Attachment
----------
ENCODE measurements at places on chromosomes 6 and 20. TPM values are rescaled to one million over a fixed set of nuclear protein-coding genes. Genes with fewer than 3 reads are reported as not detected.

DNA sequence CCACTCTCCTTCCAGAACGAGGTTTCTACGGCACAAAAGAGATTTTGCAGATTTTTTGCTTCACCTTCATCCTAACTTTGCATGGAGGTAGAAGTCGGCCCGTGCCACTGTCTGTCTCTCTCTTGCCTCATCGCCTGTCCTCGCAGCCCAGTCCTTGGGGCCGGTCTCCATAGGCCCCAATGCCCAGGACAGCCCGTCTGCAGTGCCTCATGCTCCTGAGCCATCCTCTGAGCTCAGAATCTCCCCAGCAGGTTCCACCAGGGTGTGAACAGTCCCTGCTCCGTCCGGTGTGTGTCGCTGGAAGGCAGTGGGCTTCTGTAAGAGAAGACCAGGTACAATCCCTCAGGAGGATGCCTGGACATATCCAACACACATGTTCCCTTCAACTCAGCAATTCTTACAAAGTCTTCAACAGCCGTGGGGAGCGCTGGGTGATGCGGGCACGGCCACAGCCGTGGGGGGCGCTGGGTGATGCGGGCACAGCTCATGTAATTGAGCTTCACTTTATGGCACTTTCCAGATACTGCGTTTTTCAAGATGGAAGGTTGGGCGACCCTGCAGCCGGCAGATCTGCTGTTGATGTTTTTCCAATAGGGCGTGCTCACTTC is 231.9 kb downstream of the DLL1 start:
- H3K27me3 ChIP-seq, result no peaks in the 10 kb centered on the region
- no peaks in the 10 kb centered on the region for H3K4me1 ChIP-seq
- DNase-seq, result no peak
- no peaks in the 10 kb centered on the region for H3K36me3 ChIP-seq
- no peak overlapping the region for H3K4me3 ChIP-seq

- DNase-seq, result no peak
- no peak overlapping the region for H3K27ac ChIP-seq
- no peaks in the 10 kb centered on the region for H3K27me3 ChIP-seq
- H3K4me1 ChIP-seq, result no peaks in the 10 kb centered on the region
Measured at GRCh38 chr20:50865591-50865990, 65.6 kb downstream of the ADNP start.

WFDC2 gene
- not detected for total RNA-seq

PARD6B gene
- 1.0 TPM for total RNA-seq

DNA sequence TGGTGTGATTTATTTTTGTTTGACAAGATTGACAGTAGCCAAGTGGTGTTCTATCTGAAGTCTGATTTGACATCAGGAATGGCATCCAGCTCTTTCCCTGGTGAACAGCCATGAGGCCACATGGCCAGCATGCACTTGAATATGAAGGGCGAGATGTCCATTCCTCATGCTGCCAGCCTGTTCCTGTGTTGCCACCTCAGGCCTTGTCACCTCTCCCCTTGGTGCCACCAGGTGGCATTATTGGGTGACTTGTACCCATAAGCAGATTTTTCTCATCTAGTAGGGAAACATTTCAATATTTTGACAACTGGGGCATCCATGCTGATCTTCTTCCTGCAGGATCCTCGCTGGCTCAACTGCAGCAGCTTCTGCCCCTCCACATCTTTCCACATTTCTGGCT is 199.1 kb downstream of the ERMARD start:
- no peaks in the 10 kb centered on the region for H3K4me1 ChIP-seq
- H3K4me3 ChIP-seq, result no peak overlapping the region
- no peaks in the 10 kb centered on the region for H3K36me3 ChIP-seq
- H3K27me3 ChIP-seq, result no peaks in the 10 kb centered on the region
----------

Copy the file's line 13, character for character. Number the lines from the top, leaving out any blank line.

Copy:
WFDC2 gene